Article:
CNN commentator Fareed Zakaria may be out of his element when considering the tooth whitening case that the Supreme Court will consider when it returns from its recess in October. Zakaria gets sidetracked onto the only tangentially-related issue of licensing and as a result fails to consider the essential question at the heart of the case, whether dentists have the right to determine what is or is not dentistry, and whether people without a license should be allowed to practice dentistry.
The case stems from actions that the North Carolina State Board of Dental Examiners undertook in 2010, when it sent letters threatening legal action against any non-dentists who were performing tooth whitening in North Carolina. In 2011, the Federal Trade Commission (FTC) concluded that this was an illegal action when it sent out “Cease and desist” letters against tooth whiteners in North Carolina who were not licensed as dentists.
The North Carolina State Board of Dental Examiners sued the FTC and currently the case is waiting to be considered by the US Supreme Court to determine whether the Board overstepped its authority.
Zakaria’s commentary focuses on the issue of licensing run rampant. According to him, the impact of this case will be to determine whether all manner of professions need to be licensed in order to perform their craft. Zakaria starts by pointing out that the proportion of professions that must have a state license to practice has expanded from 5% in the 1950s to more than 30% today. He rails against the licensing requirements for florists, wigmakers, and cosmetologists. He points out that licensing may increase the salary of the licensed professional by 18%, and that the increased salary is passed on to the consumer. (Though, with US wages stagnant, who would blame people who want to get some advantage that would allow them to increase their income. Zakaria points out that licensing creates barriers for lower-income people, which is true, but he doesn’t note that the increased wages of a licensed profession are more likely to help people break the cycle of poverty.)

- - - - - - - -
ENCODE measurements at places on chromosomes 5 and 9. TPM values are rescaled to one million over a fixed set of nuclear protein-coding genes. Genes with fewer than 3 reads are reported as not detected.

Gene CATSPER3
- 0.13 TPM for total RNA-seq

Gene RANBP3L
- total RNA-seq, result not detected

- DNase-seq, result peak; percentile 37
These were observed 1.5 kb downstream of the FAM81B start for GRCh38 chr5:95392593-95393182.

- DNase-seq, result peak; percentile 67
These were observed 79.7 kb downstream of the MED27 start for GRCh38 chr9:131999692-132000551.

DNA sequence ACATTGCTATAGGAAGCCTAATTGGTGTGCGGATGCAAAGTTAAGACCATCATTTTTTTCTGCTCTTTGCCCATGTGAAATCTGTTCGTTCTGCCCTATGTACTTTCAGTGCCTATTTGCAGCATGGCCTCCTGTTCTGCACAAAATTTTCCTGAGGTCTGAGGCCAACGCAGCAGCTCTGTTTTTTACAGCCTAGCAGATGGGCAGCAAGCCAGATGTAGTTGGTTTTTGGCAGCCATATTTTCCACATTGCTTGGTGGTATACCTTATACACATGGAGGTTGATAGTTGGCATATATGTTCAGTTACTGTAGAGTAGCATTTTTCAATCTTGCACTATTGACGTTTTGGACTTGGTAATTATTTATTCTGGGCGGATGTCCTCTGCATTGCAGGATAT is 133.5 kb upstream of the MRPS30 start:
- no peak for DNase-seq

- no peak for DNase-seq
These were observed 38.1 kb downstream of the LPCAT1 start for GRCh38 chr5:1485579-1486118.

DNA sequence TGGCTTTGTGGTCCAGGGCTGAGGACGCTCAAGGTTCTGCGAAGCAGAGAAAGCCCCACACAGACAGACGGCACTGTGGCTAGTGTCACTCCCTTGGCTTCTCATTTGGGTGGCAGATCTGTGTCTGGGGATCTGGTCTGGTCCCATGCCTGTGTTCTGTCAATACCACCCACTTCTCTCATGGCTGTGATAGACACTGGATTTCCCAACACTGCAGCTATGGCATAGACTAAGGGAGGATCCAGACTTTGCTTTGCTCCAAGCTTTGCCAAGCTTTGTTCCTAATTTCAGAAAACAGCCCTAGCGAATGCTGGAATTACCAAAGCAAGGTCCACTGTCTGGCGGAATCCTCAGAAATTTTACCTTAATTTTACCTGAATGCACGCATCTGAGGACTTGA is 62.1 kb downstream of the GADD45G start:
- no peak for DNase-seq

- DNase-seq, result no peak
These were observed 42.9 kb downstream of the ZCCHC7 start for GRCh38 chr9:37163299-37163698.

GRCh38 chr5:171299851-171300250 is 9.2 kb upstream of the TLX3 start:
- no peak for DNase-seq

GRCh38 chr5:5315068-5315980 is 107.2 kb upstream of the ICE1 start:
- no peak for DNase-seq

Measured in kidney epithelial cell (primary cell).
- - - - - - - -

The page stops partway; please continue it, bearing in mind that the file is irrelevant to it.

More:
But Zakaria’s argument falls apart when we remember that we’re not actually talking about cosmetic dentistry, not flower arranging, and that there may be real health consequences for allowing non-dentists to perform the procedure.
No matter what people may try to make this case about, the key issue in this tooth whitening case is whether the state board of dentistry should be allowed to define its profession (including, for example, whether BOTOX ® Cosmetic is part of dentistry) and determine when people need to be licensed to practice it.
tooth whitening is a safe procedure when properly used, but when improperly used it can lead to changes in the tooth enamel. These dangers are magnified when using the strong whitening compounds that are intended for use by dentists. Are we prepared to trust that people who are not licensed dentists will have the ability to recognize these problems as they develop, and the scruples to turn away paying customers to prevent them?
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